Research Article | Open Access
Hualei Li, Lei Shi, Kangyao Deng, "Research on the Power Recovery of Diesel Engines with Regulated Two-Stage Turbocharging System at Different Altitudes", International Journal of Rotating Machinery, vol. 2014, Article ID 209084, 10 pages, 2014. https://doi.org/10.1155/2014/209084
Research on the Power Recovery of Diesel Engines with Regulated Two-Stage Turbocharging System at Different Altitudes
Recovering the boost pressure is very important in improving the dynamic performance of diesel engines at high altitudes. A regulated two-stage turbocharging system is an adequate solution for power recovery of diesel engines. In the present study, the change of boost pressure and engine power at different altitudes was investigated, and a regulated two-stage turbocharging system was constructed with an original turbocharger and a matched low pressure turbocharger. The valve control strategies for boost pressure recovery, which formed the basis of the power recovery method, are presented here. The simulation results showed that this system was effective in recovering the boost pressure at different speeds and various altitudes. The turbine bypass valve and compressor bypass valve had different modes to adapt to changes in operating conditions. The boost pressure recovery could not ensure power recovery over the entire operating range of the diesel engine, because of variation in overall turbocharger efficiency. The fuel-injection compensation method along with the valve control strategies for boost pressure recovery was able to reach the power recovery target.
Diesel engines are widely used in the fields of industry, agriculture, and transportation. Diesel engines equipped with turbochargers can experience improvements in power density and emission behavior. However, turbocharging systems are typically matched to diesel engines based on the performance of diesel engines operating at sea level or fixed altitudes. Some important problems arise when diesel engines are required to operate at high altitude or varying altitudes.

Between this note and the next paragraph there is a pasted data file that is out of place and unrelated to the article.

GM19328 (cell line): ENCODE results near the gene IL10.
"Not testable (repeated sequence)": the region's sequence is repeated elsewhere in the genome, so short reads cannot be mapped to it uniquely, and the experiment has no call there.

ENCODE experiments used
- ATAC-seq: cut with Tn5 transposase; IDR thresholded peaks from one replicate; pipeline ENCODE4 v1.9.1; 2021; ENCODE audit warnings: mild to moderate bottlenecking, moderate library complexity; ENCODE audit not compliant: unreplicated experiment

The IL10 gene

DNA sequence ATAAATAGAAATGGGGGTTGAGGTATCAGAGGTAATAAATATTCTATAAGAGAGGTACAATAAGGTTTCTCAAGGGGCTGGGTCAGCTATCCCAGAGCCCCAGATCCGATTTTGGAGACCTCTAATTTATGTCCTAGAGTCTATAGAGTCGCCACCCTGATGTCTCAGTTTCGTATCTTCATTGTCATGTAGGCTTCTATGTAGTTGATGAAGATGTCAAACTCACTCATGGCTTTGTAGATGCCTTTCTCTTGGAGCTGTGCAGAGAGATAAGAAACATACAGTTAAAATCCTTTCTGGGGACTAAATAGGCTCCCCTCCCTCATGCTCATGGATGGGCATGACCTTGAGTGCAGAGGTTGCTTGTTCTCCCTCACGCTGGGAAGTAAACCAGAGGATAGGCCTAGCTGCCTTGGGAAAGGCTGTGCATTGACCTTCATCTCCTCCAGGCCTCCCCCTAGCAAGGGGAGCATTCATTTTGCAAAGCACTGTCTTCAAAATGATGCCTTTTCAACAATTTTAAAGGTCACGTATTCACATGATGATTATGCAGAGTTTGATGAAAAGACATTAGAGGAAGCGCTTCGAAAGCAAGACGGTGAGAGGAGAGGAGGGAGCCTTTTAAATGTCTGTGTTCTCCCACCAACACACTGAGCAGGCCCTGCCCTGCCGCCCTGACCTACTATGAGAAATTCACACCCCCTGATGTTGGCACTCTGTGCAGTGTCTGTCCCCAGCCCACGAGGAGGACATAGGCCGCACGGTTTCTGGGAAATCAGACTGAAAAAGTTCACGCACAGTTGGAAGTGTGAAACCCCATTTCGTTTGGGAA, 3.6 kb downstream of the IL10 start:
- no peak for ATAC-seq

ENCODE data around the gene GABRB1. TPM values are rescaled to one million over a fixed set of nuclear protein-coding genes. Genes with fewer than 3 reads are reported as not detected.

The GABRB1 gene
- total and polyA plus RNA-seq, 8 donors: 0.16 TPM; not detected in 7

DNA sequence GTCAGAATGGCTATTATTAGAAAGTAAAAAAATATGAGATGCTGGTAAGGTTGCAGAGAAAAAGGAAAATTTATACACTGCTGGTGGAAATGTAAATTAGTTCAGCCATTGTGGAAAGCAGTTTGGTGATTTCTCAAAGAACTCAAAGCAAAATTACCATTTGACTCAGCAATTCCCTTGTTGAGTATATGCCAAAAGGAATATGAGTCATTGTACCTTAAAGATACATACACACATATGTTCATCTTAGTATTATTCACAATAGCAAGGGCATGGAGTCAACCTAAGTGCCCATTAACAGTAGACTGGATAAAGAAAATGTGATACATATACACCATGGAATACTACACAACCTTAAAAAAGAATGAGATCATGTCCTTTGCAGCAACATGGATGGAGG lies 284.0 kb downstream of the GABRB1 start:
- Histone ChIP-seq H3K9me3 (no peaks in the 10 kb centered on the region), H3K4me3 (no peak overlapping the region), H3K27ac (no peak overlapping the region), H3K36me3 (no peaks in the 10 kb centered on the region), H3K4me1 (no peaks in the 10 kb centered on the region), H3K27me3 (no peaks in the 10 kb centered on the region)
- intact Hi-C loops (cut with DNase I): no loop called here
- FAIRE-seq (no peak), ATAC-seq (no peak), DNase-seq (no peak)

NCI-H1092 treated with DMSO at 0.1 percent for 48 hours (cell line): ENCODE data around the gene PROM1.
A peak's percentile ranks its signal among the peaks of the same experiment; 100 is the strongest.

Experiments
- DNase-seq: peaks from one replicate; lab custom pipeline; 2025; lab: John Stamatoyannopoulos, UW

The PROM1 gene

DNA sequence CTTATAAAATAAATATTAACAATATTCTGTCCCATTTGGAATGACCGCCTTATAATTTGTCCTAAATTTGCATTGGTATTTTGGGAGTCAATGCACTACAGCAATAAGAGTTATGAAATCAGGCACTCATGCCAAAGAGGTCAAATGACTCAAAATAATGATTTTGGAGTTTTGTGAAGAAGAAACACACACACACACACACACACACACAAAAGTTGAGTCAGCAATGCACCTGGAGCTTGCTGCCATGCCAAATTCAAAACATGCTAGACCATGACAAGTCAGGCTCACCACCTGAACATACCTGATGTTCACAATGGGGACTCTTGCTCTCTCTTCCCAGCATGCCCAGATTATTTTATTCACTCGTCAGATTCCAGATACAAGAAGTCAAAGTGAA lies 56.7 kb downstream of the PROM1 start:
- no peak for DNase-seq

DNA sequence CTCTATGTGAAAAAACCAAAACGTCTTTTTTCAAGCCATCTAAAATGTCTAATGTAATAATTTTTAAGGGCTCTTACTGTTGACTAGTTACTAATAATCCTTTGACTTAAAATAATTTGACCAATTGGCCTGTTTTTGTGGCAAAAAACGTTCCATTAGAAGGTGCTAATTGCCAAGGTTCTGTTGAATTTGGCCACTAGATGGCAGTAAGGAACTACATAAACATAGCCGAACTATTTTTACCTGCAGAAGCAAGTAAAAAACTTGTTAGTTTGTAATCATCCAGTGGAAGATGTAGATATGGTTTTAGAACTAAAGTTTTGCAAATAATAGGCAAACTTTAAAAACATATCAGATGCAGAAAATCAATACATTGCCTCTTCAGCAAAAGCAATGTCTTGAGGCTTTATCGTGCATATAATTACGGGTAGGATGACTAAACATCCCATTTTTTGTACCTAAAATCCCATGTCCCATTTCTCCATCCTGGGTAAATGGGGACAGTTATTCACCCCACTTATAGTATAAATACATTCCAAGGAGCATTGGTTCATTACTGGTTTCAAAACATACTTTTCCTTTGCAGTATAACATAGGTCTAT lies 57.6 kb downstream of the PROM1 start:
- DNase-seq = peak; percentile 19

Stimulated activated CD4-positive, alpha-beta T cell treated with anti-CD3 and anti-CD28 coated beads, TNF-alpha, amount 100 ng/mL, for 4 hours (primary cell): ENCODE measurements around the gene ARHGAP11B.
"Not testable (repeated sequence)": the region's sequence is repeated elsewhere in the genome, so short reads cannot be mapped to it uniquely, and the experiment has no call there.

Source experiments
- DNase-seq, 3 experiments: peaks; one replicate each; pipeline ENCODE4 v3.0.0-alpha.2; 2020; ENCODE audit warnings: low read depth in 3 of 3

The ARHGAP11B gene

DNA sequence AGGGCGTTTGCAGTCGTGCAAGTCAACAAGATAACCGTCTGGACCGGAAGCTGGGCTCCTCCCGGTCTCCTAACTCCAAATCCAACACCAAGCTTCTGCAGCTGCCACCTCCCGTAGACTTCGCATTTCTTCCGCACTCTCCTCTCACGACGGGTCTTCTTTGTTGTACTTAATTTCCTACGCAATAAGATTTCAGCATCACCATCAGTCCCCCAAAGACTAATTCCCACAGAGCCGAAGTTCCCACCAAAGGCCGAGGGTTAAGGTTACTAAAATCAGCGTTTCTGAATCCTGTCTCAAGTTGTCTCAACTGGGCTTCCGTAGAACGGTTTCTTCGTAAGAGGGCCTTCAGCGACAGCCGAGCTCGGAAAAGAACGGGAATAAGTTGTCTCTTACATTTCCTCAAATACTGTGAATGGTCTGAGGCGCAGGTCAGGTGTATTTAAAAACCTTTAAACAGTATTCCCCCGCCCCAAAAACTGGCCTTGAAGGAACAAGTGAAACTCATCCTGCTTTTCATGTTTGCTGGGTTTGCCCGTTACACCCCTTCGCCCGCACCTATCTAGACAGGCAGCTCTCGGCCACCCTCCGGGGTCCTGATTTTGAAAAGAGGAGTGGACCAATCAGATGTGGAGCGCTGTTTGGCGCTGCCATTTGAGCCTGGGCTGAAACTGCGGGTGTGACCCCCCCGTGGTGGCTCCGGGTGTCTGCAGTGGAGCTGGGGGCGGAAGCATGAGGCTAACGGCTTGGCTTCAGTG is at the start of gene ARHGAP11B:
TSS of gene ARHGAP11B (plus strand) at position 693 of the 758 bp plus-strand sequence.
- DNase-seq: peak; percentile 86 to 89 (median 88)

Ambient pressure and temperature decrease with the increase of altitude. The turbine back pressure and turbine power increase for turbocharged diesel engines, and the pressure ratio and speed of the compressor increase. This phenomenon is called the “self-compensation ability” of a turbocharger. However, the pressure ratio increase cannot compensate for the decrease of ambient pressure and the boost pressure and the mass flow rate of intake air into the cylinder decrease. Therefore, the air fuel ratio of the diesel engine is reduced, resulting in lower engine power and higher exhaust temperature. The dynamic performance and thermal load of a diesel engine deteriorates with increased altitudes, while the brake-specific fuel consumption increases [1, 2].
Traditional single-stage turbocharging systems cannot meet the high pressure ratio and wide flow range requirements for different altitudes due to the inherent characteristics of rotary machines [3–5]. A regulated two-stage (RTS) turbocharging system can be used to compensate for the decrease in boost pressure and reduction in power of a diesel engine operating at high altitude.
The regulated two-stage turbocharging system achieves a significant pressure ratio increase and a wider operating flow range due to its greater flexibility [6–9]. There are several papers published on the regulated two-stage turbocharging system for different altitudes. Simulations of one-stage and two-stage turbocharged diesel engines operating at different altitudes showed that the maximum torque and rated power increased with a two-stage turbocharging system . In another study, a well-matched, two-stage sequential turbocharging system was proposed to meet the power output requirements at different altitudes . A two-stage turbocharging system was matched for a light aeroengine operating at high altitude, and the results showed that a matched two-stage turbocharging system met the engine and design requirements . The investigators performed a simulation of a two-stage turbocharging system and demonstrated the effectiveness of the two-stage turbocharging system for various altitudes. However, valve control strategies for recovering the boost pressure and the method for power recovery at different altitudes have not been considered or researched in detail. In the previous research, the switching boundaries of the bypass valves were not investigated and determined. But the switching boundaries were also very important for the regulated two-stage turbocharging system. So the power recovery of diesel engines was discussed definitely with regulated two-stage turbocharging system at different altitudes in this paper, and the switching boundaries of the bypass valves were also specified according to different speeds and various altitudes.